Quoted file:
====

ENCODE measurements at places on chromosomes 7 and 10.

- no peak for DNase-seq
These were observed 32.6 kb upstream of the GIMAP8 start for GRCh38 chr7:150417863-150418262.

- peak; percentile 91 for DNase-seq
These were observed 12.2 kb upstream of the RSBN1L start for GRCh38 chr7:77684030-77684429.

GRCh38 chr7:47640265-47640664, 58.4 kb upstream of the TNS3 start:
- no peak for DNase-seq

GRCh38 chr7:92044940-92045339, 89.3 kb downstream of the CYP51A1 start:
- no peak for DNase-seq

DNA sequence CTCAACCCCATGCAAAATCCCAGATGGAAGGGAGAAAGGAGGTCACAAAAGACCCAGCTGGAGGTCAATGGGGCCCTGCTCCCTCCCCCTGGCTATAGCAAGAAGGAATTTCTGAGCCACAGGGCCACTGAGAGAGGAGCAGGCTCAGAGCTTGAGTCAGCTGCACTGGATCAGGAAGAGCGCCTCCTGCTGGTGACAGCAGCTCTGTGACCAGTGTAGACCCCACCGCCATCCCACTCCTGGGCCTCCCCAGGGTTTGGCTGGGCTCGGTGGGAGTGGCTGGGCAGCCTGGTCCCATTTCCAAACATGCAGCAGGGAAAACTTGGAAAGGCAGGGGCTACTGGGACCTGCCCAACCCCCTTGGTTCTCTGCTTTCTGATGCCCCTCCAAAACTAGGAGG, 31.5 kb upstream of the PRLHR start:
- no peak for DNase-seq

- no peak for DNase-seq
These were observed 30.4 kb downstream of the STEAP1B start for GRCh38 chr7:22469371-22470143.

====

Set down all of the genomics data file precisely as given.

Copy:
ENCODE measurements at places on chromosomes 7 and 10.

- no peak for DNase-seq
These were observed 32.6 kb upstream of the GIMAP8 start for GRCh38 chr7:150417863-150418262.

- peak; percentile 91 for DNase-seq
These were observed 12.2 kb upstream of the RSBN1L start for GRCh38 chr7:77684030-77684429.

GRCh38 chr7:47640265-47640664, 58.4 kb upstream of the TNS3 start:
- no peak for DNase-seq

GRCh38 chr7:92044940-92045339, 89.3 kb downstream of the CYP51A1 start:
- no peak for DNase-seq

DNA sequence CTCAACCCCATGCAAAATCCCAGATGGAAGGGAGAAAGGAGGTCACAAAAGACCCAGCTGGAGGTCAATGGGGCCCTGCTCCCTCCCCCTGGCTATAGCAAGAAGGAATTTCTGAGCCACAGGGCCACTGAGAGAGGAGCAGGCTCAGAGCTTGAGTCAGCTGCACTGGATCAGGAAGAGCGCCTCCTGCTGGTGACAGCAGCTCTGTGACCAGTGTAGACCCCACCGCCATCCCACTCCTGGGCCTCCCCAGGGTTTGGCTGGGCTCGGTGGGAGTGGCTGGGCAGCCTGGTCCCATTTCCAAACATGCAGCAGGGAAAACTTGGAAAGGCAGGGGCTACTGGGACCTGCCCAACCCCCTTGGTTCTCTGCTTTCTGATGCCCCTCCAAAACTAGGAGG, 31.5 kb upstream of the PRLHR start:
- no peak for DNase-seq

- no peak for DNase-seq
These were observed 30.4 kb downstream of the STEAP1B start for GRCh38 chr7:22469371-22470143.